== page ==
NEW YORK CITY –– A Filipino-Canadian immigration consultant based in Surrey, British Columbia has protested the advisory posted by the Consulate General of the Philippines in Vancouver, Canada on its website on July 30, 2018 saying he was “unfairly targeted and singled out without any due process.”

The advisory, authorized by the Philippine Overseas Labor

Office (POLO) with office at World Trade Center, Canada Place in Vancouver, Canada, said, “The Philippine Consulate General (PCG) in Vancouver advises the general public about the unauthorized and unlicensed recruitment of Filipino workers being conducted by ‘Harvard Immigration.’”

“It was so sudden and so quick,” sobbed Jay Razon, owner of Harvard Immigration. “There was no warning whatsoever and I was not given a chance to air my side.”

The advisory added: “Based on the verification made by the Philippine Overseas Labor Office (“POLO”) in Vancouver, it was determined that Harvard Immigration is not duly authorized/licensed to recruit Filipino workers for employment in Canada. Filipinos seeking employment in Canada are advised to deal only with legitimate

recruitment/employment agencies that are duly registered and accredited with the

Philippine Overseas Employment Administration (“POEA”).”


The advisory stressed that “a license to engage in immigration consultancy activities is not an authority to undertake recruitment of Temporary Foreign Workers (“TFW”). It is also prohibited even for a licensed recruitment agency to charge a worker any recruitment fee to facilitate deployment to Canada.”

Razon, 63, said he surmised the advisory came out in the heels of an advertisement in the Surrey-based Philippinze Showiz Today by Lucky Supermarket located on Kings Boulevard in Surrey, which announced the hiring of workers for various positions.

He admitted he had “an outstanding contract” with Lucky Supermarket “to provide immigration services to potential supermarket workers.”

Razon, who obtained a license to operate for Harvard Immigration two years ago,

Clarified that “I was not hired primarily by the company (Lucky Supermarket) to recruit the workers but for immigration services e.g. LMIA application and Work Permit application.”

LMIA is Labour Market Impact Assessment, a document that an employer in Canada may need to get before hiring a foreign worker.

He said his company did not sign any contract with the workers.

The newspaper advertisement “clearly stated that applicants may send their resume directly to the”

“If hired by the company I can now offer my immigration services,” Razon explained.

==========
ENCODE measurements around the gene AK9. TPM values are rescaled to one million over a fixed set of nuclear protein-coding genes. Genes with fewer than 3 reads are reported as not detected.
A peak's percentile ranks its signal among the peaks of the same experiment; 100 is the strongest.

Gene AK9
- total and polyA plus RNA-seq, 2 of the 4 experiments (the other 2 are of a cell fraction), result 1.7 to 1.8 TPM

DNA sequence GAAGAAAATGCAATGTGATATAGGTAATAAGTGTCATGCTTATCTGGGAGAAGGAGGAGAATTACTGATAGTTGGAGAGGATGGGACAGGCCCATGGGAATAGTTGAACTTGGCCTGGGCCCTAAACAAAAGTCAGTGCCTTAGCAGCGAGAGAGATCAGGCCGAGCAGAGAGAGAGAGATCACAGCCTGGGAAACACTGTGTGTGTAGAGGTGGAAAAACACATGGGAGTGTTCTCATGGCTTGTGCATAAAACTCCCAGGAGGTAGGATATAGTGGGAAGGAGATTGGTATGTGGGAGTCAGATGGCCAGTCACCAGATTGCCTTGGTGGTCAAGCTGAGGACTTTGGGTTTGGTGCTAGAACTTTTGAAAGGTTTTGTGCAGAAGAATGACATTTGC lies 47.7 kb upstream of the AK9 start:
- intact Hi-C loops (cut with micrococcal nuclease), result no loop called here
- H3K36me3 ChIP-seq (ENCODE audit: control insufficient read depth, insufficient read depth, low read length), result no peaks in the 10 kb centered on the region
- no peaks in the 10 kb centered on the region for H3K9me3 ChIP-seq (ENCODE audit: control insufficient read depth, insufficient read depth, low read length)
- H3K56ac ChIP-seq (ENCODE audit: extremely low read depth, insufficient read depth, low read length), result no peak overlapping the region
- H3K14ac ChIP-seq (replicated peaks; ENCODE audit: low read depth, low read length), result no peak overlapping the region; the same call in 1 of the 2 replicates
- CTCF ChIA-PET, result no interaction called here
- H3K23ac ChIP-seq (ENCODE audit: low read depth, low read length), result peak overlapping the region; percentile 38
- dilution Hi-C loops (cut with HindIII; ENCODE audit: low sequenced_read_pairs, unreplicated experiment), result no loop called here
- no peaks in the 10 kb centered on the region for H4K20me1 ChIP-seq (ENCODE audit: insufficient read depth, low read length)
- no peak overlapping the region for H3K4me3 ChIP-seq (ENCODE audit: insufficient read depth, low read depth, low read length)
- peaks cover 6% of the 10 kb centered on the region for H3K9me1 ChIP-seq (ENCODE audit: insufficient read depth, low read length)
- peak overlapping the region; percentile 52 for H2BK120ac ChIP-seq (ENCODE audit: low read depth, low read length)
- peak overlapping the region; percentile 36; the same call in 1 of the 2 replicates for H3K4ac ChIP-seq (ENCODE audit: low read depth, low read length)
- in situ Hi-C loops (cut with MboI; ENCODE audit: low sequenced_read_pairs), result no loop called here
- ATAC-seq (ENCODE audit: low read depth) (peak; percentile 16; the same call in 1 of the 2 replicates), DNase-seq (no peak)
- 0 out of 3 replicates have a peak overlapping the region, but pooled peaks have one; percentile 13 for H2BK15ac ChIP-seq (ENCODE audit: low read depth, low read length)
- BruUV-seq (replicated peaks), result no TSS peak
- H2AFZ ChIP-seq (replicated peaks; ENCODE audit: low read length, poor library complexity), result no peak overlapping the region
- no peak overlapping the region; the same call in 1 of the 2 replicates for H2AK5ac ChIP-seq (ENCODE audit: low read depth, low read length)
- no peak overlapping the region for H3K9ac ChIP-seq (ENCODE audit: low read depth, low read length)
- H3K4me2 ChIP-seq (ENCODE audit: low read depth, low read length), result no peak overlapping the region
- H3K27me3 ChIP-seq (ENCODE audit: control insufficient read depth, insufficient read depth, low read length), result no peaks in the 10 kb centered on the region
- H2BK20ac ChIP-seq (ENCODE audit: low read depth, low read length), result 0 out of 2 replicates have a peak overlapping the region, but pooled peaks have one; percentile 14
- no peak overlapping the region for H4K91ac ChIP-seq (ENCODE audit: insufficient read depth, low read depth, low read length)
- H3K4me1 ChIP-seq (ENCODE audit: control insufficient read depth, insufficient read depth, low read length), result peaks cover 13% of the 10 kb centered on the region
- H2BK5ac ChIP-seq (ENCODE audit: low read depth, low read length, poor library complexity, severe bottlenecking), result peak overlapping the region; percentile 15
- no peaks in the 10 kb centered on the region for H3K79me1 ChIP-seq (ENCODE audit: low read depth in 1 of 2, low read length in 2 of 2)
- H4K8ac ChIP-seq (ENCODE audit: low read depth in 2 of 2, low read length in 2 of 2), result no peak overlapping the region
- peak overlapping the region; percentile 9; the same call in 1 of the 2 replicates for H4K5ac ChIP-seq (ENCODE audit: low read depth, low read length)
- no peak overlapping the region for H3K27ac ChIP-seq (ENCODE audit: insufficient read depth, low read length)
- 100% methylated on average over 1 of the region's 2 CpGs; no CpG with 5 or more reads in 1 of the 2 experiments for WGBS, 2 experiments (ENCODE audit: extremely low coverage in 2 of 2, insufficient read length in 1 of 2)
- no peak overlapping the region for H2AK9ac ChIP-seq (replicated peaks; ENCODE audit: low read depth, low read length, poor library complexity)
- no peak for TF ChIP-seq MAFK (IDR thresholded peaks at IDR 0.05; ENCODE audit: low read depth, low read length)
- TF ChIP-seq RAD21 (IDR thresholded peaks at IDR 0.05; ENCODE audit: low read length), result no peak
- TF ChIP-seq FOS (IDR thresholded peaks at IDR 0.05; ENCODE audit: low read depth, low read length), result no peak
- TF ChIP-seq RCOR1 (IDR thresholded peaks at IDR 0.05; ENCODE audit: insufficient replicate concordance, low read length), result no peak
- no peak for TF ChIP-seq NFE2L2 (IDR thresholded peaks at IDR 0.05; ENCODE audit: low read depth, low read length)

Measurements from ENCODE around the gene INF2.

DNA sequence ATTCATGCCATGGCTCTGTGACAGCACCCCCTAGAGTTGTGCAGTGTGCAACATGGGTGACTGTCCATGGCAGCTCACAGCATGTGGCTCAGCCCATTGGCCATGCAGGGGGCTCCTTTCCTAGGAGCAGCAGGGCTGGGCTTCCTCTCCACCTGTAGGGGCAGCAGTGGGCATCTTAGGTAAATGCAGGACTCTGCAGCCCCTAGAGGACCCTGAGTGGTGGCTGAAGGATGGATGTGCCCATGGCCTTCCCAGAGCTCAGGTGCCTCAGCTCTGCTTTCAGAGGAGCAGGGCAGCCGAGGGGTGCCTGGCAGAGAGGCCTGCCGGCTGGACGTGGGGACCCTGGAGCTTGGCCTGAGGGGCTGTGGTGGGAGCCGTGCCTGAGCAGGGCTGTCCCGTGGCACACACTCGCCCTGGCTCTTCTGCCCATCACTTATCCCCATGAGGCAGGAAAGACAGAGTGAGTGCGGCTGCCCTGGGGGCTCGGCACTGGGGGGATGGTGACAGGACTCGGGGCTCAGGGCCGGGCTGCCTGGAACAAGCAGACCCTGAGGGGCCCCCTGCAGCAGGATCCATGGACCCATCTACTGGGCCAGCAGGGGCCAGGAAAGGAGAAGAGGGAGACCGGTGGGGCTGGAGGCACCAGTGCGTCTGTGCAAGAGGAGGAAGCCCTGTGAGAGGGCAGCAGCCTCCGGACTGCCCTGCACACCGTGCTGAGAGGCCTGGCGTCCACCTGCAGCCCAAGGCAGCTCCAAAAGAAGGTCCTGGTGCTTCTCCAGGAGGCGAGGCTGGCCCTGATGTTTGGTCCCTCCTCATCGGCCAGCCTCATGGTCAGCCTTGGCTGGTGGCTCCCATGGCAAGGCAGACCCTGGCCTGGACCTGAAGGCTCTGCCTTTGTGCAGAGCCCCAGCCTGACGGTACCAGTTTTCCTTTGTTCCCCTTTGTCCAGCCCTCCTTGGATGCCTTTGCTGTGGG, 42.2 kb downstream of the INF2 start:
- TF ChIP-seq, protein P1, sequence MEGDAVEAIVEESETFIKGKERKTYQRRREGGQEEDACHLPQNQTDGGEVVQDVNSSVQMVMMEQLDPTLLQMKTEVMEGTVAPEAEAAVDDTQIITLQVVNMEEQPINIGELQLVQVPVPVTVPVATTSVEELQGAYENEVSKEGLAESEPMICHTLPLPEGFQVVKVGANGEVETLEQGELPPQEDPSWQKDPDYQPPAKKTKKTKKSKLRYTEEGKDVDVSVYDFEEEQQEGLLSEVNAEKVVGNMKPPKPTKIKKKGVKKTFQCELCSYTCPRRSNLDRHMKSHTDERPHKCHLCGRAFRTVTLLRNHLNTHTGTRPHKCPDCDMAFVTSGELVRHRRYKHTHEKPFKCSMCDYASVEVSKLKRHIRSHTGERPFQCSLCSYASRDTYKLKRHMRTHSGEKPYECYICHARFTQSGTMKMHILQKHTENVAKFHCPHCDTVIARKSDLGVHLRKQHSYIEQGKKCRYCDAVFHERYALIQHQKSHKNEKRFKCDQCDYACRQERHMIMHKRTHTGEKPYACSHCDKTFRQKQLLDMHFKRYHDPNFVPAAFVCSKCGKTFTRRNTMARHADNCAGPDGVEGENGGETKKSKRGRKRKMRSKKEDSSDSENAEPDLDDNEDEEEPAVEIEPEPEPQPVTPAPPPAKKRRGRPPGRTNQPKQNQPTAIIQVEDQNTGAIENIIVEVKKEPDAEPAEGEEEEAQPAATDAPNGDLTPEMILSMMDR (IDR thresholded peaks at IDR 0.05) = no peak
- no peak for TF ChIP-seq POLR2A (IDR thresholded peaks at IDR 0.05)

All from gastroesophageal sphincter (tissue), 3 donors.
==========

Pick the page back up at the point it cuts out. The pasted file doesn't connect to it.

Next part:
A nurse and civil engineer by profession, Razon pointed out that “I am a regulated Canadian immigration consultant (RCIC) but not a licensed worker recruiter here in Canada nor in the Philippines. I am just not allowed to recruit workers.”


Upon the suggestions of Joel Castillo, president of the United Filipino-Canadian Association of BC (UFCABC), Razon said he tried to link with Maria Facundo-Lilly, owner of the Vancouver-based Reliable Nanny and Caregiver Placement Agency, “in order to get suggestions on how to abide with the law.”

Razon said he wanted to explain this to Labor Attaché Margarita Eugenia Victorino but she reportedly threatened to file a case against him.

POLO has issued a “cease and desist” order for his company thus “my momentum (as an immigration consultant) to help the more than 150 Filipino workers has ran out,” he protested.

“I could lose my license as a consequence of this issue, but I want to emphasize that I  am only helping the Filipino workers and I have worked so hard to obtain my license,” Razon bewailed.

Reitred Consul General Jose Ampeso and former Multicultural Helping House Society (MHHS) vice president Amado Mercado Jr. are reportedly among the community leaders who “understand” Razon’s predicament and are trying to help fix his woes with the POLO.


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Posted by on August 17, 2018 in CRIME, NEWS!!!NEWS!!!NEWS!!!


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Iloilo beaches and Coney Island

“To go out with the setting sun on an empty beach is to truly embrace your solitude.”
–Jeanne Moreau

By Alex P. Vidal

NEW YORK CITY — Coney Island is located in the southernmost part of Brooklyn.
From midtown Manhattan, I traveled about 45 minutes taking the Q train to Stillwell Avenue last Sunday afternoon.
For a fare of $2.75, I can also reach Coney Island for about 60 minutes if I take the D, N or F train from Queens, where I stay.I observed that Philippines beaches are far better than Coney Island, a peninsular residential neighborhood beach in Brooklyn, in terms of the color of water and natural sand.
Water in Philippine beaches is more pristine and the sand is white and natural especially in Boracay in Aklan and in other areas in Guimaras and in Sicogon Island in Carles, Iloilo. 38837076_10212239626768726_2667665377944666112_o
On the contrary, sand in Coney Island no longer naturally deposits on the beach, thus it is replenished by the city government in regular beach nourishment projects using dredged sand.
The city government also groomed the public beaches on a regular basis.
When I faced the beach in south I  noticed there was no significant obstructions and was in sunlight all day until eight o’clock in the evening.


But unlike in the private beaches in southern and northern Iloilo where beach goers are charged for the use of cottages, the public beaches in Coney Island are open to all without restriction, and beach goers are not charged with any fee.
There are no cottages in Coney Island.
Coney Island’s beach area is divided into “bays”, areas of beach delineated by rock groynes, which moderate erosion and the force of ocean waves.